Hopefully, the Machakos Governor has figured all of this out and has put plans in place. But what he is quite deliberately doing is generating interest from Nairobians as to how Machakos County can be a viable option to live in and commute to the ghastly crime-riddled and traffic filled capital city.
If successful, this will quite obviously lead to demand for housing as people want to live there. This then drives developers to start building housing units, the land values begin to appreciate which generates more revenue in terms of rates to the county since most of the surrounding land is under agricultural use.
Residents bring in businesses which want to supply goods to potential buyers— which means more revenues from business licences.
Since well educated professionals are most likely the target of the expanding modernisation in the county, local corporates will quite likely consider setting up base in the county as its proximity to Nairobi and availability of talent is a clear attraction.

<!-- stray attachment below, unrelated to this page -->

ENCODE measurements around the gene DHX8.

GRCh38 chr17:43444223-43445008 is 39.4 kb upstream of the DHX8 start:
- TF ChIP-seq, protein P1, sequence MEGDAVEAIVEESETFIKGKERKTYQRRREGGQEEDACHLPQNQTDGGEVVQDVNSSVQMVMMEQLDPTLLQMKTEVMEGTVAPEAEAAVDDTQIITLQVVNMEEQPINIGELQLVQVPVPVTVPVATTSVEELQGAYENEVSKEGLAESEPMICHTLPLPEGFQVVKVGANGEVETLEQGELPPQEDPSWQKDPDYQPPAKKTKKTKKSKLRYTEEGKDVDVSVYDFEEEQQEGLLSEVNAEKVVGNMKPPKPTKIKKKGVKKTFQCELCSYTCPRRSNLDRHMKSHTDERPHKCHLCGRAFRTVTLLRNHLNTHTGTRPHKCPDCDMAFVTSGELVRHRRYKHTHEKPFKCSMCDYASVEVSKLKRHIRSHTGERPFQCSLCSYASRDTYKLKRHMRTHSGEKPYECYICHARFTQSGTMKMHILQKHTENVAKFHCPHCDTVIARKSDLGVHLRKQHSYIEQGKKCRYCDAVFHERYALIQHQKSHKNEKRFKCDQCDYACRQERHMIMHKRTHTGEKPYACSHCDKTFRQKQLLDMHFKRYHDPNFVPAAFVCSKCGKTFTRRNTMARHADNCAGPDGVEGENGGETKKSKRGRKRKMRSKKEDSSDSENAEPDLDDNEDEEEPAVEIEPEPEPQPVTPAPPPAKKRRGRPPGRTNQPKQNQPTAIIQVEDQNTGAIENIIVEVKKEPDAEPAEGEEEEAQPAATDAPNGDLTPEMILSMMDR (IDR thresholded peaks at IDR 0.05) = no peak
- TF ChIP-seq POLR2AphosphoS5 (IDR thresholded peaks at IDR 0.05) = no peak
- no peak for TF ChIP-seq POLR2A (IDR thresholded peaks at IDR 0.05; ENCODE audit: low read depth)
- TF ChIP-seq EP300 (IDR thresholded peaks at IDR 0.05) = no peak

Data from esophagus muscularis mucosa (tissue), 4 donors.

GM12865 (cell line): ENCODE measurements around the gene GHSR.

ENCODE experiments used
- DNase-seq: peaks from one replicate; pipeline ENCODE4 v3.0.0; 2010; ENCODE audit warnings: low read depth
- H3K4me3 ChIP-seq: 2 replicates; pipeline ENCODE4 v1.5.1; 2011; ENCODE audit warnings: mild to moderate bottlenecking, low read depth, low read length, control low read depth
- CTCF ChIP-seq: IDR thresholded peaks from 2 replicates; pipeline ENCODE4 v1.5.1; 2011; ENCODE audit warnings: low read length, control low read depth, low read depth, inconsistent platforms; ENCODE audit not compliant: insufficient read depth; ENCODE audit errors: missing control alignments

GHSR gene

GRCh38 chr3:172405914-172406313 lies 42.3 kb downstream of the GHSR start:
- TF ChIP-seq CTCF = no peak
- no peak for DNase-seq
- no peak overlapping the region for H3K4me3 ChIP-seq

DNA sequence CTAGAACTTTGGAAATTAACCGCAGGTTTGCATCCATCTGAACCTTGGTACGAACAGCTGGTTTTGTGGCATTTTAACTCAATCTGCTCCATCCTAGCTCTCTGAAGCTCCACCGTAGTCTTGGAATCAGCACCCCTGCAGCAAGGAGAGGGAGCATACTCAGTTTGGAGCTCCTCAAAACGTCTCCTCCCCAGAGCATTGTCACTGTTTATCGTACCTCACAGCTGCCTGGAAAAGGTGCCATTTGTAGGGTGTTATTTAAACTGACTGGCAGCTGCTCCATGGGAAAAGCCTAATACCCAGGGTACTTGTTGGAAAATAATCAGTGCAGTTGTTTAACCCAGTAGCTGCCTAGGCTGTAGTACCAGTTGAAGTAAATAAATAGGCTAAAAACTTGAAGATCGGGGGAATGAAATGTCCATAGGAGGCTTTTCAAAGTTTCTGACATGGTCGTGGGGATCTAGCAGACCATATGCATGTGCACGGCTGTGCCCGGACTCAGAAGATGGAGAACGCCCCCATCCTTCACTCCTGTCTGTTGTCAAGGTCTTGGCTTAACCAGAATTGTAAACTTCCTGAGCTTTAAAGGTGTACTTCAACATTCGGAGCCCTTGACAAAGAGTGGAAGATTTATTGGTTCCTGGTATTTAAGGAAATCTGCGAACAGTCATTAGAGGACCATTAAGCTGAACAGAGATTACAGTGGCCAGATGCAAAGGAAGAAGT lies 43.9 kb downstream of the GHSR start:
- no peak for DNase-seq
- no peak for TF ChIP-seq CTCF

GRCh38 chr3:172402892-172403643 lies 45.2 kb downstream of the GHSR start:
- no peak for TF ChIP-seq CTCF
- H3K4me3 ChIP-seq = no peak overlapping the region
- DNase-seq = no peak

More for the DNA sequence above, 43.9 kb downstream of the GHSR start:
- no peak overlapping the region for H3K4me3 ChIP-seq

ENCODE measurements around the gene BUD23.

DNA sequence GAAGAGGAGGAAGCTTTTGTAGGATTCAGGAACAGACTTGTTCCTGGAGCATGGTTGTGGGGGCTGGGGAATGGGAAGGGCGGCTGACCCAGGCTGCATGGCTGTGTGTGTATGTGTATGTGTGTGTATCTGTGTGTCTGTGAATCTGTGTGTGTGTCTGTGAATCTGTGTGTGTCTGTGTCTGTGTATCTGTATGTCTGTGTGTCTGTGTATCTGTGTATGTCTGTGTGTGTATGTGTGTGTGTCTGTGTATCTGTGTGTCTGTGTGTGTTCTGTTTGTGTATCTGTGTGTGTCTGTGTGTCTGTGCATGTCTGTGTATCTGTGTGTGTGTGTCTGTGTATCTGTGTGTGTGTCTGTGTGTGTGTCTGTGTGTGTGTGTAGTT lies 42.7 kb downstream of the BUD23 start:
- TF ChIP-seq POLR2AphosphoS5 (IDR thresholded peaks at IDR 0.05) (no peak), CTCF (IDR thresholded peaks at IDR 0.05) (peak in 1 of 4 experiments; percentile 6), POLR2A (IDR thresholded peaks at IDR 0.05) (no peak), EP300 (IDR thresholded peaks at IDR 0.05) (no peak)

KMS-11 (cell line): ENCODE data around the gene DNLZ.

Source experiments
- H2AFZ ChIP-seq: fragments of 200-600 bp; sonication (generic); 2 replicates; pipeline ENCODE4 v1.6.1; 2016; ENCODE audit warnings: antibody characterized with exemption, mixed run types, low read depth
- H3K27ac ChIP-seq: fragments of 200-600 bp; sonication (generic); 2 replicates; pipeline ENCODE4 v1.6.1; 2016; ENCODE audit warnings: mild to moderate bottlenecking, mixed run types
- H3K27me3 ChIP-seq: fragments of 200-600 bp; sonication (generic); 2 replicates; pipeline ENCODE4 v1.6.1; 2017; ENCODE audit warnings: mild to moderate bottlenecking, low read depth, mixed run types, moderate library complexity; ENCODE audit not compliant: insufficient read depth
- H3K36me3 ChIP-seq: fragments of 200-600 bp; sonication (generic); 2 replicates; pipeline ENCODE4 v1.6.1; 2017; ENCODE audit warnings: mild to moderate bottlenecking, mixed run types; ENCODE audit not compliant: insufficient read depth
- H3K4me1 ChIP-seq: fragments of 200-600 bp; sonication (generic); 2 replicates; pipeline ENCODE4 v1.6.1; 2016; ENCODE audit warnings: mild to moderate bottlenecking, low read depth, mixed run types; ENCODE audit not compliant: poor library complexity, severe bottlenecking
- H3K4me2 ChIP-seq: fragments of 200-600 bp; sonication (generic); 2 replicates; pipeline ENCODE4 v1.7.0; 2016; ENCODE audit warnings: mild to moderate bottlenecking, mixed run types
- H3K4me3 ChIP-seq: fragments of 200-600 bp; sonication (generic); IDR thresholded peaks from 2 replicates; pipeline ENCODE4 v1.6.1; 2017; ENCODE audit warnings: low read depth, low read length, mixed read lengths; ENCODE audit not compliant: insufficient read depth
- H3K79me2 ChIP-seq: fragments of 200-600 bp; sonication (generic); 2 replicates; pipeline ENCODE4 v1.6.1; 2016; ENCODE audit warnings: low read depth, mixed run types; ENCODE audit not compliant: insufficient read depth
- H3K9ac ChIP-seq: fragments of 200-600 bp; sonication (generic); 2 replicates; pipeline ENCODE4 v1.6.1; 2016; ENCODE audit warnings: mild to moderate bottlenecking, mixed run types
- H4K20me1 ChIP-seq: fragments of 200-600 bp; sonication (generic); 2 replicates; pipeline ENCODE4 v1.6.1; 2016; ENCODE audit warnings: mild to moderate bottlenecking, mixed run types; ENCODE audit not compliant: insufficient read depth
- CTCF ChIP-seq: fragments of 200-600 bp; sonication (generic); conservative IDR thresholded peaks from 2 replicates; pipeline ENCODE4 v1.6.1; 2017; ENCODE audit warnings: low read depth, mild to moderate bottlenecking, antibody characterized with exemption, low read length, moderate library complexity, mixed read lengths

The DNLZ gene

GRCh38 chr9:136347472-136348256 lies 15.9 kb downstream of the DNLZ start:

The economic growth potential therefore becomes exponential IF the Machakos county government delivers on its pictorial promises.
If you have driven down Mombasa road to the Machakos town turn off, you will have noticed the daily cleaning crew that keep the roadsides clear of garbage and overgrown bush.
You will also have noticed the beautiful flowerbeds that have been planted on the roadside as well as the street lights, quite rudimentary but effective, that have been installed and snake an illuminating path between the Mombasa road turnoff and Machakos town. You can actually spot the difference between pre-devolution and post devolution Machakos County.
The low hanging fruit is clearly being harvested in terms of cleaning up and presenting a welcoming front. The immediate challenge is working with central government resources such as the Lands ministry in facilitating faster land transactions and the Roads ministry in construction of feeder roads to what is largely an agricultural and rural locale.